6. Cool them before cutting in half to serve.

Makes 4 to 6 servings.

Source: Cooking with Eggs

In Pictures: Egg Dishes Around the World

Stracciatella, Italy

Machaca con huevos, Mexico

Matzo brei, Eastern Europe and US

Hangtown Fry, California

Kai jeow moo sab, Thailand

Matambre, Argentina

Compared to Placebo, Vitamin D Has No Benefit for Asthma

Contrary to earlier results, vitamin D supplements do not prevent severe asthma attacks in at-risk children, according to the first placebo-controlled clinical trial to test this relationship.

These results were published today in JAMA.

Juan Celedon release “The reason that’s important is there are colleagues around this country and worldwide who are testing vitamin D levels for kids with asthma and giving them vitamin D,” said study lead author Juan C. Celedón, M.D., Dr.P.H., chief of pediatric pulmonary medicine at UPMC Children’s Hospital of Pittsburgh. “As a system, it costs a lot of money to run all these tests and give the supplements. We’ve shown no benefit for children with moderately low vitamin D levels.”

For three years, the Vitamin-D-Kids Asthma (VDKA) Study followed nearly 200 children ages 6 to 16 across seven different U.S. hospital systems. All had at least one asthma attack during the year before the study began.

Half of the participants were randomized to receive 4,000 IU of vitamin D per day, and the other half got placebo pills. No one involved in the study knew which type of pill each participant was getting.

All of the children had vitamin D levels low enough that supplements should have an effect — if vitamin D truly is beneficial for reducing severe asthma attacks — but the study excluded children with severe vitamin D deficiency because it would be unethical to withhold it in those cases.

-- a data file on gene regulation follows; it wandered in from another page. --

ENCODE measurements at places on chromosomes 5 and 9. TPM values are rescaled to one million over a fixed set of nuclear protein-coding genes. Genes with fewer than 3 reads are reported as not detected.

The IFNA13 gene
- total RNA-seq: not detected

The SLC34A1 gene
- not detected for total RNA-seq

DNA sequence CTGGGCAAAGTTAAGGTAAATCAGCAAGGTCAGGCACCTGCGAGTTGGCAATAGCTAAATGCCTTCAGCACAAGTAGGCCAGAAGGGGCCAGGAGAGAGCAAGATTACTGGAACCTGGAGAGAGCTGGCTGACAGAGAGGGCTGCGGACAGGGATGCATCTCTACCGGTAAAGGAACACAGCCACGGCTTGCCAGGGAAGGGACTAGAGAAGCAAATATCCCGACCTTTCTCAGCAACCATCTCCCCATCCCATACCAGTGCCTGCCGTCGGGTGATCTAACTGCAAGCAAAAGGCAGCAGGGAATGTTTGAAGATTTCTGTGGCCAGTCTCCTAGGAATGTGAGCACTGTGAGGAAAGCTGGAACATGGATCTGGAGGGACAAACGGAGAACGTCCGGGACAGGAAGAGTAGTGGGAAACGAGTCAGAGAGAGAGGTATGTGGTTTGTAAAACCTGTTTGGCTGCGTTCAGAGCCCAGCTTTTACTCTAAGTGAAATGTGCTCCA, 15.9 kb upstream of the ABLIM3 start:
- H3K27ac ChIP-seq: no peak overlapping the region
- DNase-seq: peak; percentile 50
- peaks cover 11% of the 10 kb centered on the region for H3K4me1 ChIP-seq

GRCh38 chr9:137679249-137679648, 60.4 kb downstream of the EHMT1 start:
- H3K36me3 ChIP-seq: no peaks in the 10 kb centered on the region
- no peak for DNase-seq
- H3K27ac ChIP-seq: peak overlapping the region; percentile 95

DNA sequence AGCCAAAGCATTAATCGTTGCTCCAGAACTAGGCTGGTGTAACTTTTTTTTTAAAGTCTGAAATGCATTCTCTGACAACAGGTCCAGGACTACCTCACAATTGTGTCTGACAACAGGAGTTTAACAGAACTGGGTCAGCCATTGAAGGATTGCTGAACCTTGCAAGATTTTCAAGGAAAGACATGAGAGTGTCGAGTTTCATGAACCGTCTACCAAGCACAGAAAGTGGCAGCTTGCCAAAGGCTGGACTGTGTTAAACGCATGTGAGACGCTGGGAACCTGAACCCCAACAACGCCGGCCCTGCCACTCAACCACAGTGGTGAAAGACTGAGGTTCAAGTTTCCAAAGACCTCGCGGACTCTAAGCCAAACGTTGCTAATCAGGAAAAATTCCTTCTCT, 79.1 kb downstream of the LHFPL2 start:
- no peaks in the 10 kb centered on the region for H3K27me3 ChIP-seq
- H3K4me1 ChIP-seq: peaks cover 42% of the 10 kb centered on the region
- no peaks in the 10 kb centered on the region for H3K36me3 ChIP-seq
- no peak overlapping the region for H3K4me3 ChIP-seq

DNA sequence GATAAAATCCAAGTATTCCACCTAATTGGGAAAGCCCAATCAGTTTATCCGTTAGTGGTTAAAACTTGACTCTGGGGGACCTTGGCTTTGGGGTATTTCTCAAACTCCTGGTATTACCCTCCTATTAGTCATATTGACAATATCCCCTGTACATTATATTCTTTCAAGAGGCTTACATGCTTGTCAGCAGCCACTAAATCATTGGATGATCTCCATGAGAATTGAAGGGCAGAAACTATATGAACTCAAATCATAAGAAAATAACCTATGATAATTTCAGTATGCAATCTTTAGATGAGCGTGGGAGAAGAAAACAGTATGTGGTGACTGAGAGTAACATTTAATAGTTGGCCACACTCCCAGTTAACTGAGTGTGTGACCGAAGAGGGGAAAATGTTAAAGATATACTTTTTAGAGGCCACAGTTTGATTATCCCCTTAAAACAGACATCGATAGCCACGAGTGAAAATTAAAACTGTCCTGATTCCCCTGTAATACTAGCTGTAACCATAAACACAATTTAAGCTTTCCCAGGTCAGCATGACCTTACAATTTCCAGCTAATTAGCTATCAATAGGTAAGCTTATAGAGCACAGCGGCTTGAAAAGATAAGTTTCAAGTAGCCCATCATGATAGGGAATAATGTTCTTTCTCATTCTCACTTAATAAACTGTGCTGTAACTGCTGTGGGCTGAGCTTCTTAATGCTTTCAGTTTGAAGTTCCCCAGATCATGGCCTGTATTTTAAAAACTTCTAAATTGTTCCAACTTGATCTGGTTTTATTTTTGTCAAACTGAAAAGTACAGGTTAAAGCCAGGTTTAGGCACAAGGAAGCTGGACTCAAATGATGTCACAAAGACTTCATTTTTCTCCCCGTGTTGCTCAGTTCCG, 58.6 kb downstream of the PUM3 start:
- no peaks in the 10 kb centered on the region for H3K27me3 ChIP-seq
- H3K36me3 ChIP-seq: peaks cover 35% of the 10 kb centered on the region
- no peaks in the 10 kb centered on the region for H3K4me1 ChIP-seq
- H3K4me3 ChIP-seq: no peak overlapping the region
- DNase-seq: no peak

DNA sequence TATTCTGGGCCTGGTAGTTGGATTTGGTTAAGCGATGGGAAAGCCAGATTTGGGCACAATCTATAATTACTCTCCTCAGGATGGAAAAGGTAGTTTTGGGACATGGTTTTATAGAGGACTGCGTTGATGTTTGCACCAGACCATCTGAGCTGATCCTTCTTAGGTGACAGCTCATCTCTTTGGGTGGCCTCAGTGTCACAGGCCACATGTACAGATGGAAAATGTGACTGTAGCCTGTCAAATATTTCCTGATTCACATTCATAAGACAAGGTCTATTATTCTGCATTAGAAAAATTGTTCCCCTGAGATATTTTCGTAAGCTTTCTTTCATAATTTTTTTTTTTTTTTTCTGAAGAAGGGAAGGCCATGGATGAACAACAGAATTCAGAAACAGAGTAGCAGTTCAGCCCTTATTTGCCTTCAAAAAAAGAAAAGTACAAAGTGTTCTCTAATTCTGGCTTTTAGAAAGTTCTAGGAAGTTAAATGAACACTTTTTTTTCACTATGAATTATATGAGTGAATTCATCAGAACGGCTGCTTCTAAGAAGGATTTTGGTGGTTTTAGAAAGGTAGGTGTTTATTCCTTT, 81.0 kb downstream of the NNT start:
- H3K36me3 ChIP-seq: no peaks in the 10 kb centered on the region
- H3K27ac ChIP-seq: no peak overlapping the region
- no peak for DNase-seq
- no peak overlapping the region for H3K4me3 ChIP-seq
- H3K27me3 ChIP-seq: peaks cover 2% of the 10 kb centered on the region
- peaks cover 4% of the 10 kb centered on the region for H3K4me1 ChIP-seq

Compared to placebo, vitamin D did not reduce the number of asthma attacks participants experienced or their reliance on inhaled steroids.

That’s different from what was seen in the past with observational studies in Costa Rica, the U.S. and Canada, and Puerto Rico, where children with naturally low vitamin D levels seemed to have worse asthma.

“With observational studies, you never know — is vitamin D causing asthma to be worse or do kids with worse asthma end up having lower vitamin D?” said Celedón, who also holds the Niels K. Jerne chair of Pediatrics at the University of Pittsburgh School of Medicine.

Even with the rigor of the present study’s design, Celedón acknowledges that he can’t draw conclusions about whether very low vitamin D levels contribute to asthma attacks, but he argues that those children would be supplemented either way because of known effects on bone health.

Source: UPMC

Metabolic Syndrome Linked to Worse Outcomes for COVID-19 Patients

Keith Brannon wrote . . . . . . . . .

Patients hospitalized with COVID-19 who had a combination of high blood pressure, obesity and diabetes were over three times more likely to die from the disease, according to a new Tulane University study.